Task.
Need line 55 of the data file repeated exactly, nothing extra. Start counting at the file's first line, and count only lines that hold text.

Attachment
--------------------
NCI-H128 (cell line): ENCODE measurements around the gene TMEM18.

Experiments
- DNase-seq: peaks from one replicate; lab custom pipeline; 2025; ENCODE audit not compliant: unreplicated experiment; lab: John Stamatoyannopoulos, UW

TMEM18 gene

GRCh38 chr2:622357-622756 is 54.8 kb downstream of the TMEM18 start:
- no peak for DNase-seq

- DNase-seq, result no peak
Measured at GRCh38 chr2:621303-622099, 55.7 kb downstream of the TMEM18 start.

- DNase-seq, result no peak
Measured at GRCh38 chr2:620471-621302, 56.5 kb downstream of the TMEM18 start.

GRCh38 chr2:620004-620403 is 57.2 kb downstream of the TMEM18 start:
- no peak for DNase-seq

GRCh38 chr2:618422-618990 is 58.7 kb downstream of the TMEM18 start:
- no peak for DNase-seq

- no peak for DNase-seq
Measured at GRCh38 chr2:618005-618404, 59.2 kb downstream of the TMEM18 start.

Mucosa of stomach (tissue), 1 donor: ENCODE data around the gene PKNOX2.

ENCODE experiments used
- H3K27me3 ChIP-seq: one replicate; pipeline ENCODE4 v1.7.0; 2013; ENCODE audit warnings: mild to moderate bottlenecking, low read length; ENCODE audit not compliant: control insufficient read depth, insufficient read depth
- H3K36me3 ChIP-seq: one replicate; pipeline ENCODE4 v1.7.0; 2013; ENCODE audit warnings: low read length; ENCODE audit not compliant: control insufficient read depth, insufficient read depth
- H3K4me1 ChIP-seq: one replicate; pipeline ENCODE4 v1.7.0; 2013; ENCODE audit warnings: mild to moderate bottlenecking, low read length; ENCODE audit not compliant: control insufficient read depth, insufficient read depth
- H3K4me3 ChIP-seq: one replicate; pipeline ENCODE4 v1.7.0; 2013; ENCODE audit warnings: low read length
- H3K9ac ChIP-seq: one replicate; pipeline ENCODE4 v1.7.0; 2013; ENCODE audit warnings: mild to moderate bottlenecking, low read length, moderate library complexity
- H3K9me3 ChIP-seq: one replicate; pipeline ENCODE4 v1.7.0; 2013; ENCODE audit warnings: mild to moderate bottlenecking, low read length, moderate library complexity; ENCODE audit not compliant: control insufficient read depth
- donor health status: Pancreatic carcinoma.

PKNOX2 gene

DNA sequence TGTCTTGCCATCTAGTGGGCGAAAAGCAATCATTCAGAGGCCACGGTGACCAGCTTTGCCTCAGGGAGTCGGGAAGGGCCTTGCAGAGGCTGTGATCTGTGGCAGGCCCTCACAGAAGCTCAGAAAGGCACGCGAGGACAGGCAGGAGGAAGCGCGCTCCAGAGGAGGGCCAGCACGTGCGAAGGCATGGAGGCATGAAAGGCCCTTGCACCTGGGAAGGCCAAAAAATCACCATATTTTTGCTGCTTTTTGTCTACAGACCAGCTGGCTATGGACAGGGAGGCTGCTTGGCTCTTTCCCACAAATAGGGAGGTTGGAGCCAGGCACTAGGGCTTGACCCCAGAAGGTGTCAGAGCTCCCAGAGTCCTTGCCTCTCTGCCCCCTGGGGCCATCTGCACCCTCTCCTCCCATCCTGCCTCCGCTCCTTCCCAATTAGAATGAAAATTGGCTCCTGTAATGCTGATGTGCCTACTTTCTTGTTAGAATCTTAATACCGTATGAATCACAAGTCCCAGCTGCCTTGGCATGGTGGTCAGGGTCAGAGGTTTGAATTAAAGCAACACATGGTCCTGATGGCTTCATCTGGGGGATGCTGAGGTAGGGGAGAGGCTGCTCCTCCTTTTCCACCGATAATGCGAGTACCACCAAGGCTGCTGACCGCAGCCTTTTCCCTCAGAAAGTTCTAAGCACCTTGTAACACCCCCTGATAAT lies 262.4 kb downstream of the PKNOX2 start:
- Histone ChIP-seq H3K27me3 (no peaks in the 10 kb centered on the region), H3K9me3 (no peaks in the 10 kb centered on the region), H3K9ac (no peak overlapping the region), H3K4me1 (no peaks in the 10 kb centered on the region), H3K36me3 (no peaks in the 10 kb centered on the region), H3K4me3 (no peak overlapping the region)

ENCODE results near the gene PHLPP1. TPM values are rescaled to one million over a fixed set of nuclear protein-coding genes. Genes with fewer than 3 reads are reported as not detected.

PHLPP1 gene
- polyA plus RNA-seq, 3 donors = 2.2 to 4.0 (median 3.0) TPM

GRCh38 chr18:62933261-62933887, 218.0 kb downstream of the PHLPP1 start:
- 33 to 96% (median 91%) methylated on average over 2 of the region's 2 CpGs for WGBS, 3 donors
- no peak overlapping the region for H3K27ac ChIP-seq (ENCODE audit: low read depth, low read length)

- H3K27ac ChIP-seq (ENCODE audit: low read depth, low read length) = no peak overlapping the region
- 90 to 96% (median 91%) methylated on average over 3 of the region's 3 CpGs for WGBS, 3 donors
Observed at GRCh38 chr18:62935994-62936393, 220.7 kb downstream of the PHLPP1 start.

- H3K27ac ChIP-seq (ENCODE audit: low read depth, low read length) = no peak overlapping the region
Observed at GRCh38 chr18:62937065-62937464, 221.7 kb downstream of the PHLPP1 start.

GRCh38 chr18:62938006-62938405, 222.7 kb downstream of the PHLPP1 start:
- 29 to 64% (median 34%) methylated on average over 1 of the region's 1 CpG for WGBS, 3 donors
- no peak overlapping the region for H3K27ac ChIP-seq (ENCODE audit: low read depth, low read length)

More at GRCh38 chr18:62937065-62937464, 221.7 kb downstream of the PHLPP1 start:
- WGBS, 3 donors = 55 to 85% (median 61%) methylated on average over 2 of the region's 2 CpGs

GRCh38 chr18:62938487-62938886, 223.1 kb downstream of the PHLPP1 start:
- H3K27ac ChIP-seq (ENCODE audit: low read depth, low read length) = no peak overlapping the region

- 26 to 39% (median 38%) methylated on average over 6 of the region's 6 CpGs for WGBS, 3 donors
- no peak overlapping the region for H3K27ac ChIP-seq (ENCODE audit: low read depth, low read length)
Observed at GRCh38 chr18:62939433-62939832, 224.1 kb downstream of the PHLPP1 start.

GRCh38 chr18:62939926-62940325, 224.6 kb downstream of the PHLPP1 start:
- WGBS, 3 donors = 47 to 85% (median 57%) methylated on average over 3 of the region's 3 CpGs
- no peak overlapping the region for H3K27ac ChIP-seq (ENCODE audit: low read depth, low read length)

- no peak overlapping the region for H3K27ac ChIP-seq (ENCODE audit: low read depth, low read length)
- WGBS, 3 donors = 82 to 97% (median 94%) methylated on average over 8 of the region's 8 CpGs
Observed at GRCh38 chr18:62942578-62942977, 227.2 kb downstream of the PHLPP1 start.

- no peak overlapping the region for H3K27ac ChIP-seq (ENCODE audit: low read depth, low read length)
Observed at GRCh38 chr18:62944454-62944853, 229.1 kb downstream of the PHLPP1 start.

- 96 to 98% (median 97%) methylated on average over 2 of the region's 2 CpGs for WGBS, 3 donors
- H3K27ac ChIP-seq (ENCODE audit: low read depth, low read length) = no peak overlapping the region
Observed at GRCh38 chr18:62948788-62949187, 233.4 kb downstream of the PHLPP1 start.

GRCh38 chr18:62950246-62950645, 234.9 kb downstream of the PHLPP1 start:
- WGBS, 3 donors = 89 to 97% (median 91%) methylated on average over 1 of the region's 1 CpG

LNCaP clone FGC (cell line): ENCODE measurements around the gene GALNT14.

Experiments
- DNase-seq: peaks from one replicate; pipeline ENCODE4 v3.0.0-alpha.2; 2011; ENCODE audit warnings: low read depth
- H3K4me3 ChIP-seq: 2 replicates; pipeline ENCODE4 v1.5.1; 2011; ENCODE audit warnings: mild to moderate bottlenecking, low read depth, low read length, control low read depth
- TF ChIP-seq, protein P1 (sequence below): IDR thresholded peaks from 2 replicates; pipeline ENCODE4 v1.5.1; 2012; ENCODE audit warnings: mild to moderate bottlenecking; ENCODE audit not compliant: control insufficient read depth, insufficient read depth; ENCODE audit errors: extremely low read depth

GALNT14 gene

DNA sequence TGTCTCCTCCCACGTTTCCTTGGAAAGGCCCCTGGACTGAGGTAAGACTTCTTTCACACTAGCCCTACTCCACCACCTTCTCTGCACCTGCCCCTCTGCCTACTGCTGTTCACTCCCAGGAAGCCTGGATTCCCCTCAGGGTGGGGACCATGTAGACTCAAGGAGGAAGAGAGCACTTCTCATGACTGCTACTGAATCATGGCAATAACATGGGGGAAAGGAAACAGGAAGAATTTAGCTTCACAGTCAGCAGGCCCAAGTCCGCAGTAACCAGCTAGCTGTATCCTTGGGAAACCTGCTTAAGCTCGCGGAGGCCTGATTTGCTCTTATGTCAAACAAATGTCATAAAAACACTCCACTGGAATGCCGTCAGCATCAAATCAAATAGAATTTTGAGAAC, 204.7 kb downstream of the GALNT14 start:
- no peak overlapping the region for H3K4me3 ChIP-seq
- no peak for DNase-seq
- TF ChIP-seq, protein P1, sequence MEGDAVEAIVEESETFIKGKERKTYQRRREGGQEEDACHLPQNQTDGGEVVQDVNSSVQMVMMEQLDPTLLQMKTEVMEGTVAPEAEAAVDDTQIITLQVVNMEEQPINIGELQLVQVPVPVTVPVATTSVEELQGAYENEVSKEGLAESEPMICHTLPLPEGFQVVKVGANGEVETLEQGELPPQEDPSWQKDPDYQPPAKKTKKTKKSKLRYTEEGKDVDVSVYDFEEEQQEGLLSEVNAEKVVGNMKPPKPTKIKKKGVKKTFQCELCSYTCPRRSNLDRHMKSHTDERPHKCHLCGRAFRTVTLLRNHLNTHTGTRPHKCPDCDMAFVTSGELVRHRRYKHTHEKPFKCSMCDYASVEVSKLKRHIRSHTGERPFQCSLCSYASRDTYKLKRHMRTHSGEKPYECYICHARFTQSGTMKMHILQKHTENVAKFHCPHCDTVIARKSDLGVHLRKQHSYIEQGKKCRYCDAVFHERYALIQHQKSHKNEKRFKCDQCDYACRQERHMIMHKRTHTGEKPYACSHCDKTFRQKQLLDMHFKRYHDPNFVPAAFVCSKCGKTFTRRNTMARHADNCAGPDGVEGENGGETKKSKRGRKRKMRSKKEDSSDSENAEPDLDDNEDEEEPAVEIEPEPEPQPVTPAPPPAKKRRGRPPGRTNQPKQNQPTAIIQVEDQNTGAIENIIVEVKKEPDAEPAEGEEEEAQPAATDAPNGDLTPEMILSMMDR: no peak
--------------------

Observed at GRCh38 chr18:62942578-62942977, 227.2 kb downstream of the PHLPP1 start.